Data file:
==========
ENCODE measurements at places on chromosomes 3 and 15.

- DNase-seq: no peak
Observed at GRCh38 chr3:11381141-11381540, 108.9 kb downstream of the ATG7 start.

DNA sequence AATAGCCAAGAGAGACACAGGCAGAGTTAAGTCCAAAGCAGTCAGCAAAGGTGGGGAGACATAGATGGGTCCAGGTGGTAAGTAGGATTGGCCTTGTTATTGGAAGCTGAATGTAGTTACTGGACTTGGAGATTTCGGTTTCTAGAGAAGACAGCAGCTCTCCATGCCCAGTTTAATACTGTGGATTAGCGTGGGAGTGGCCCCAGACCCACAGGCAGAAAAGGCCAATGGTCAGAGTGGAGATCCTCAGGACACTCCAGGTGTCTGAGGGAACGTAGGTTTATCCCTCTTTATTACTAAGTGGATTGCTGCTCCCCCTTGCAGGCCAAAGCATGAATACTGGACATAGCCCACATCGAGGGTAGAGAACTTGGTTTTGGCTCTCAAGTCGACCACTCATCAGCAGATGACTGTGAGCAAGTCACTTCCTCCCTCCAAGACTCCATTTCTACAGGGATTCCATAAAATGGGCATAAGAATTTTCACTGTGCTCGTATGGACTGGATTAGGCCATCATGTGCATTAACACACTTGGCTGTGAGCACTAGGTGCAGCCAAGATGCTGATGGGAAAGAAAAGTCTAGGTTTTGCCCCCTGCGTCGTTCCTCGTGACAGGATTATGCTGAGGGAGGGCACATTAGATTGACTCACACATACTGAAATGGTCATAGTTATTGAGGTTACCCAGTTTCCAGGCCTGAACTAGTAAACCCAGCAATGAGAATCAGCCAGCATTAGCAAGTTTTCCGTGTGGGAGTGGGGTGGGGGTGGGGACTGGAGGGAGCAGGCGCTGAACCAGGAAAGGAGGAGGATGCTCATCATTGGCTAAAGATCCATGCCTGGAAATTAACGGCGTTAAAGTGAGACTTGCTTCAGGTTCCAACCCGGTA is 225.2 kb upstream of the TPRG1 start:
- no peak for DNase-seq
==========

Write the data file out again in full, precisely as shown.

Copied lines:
ENCODE measurements at places on chromosomes 3 and 15.

- DNase-seq: no peak
Observed at GRCh38 chr3:11381141-11381540, 108.9 kb downstream of the ATG7 start.

DNA sequence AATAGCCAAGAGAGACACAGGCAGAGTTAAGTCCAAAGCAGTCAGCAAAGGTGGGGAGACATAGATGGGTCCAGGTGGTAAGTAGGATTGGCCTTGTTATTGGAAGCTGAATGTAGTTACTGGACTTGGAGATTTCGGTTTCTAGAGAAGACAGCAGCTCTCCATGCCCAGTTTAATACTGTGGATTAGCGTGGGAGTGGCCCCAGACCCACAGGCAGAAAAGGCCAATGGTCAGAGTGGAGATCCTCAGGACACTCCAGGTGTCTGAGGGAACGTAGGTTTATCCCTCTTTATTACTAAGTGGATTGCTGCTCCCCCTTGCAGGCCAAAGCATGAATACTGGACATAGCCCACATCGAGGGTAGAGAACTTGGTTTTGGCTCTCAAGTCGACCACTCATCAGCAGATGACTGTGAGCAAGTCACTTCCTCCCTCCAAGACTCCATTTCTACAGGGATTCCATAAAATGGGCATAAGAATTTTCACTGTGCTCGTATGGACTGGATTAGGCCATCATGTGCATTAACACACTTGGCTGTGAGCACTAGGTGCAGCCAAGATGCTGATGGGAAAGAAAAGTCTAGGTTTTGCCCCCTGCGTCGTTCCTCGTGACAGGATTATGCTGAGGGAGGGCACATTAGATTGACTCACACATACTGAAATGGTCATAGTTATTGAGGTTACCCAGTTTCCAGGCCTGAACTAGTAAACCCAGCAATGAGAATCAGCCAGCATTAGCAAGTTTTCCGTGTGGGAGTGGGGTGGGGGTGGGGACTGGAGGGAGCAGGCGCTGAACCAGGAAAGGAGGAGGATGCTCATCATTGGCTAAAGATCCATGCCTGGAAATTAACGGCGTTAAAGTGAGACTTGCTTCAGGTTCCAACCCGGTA is 225.2 kb upstream of the TPRG1 start:
- no peak for DNase-seq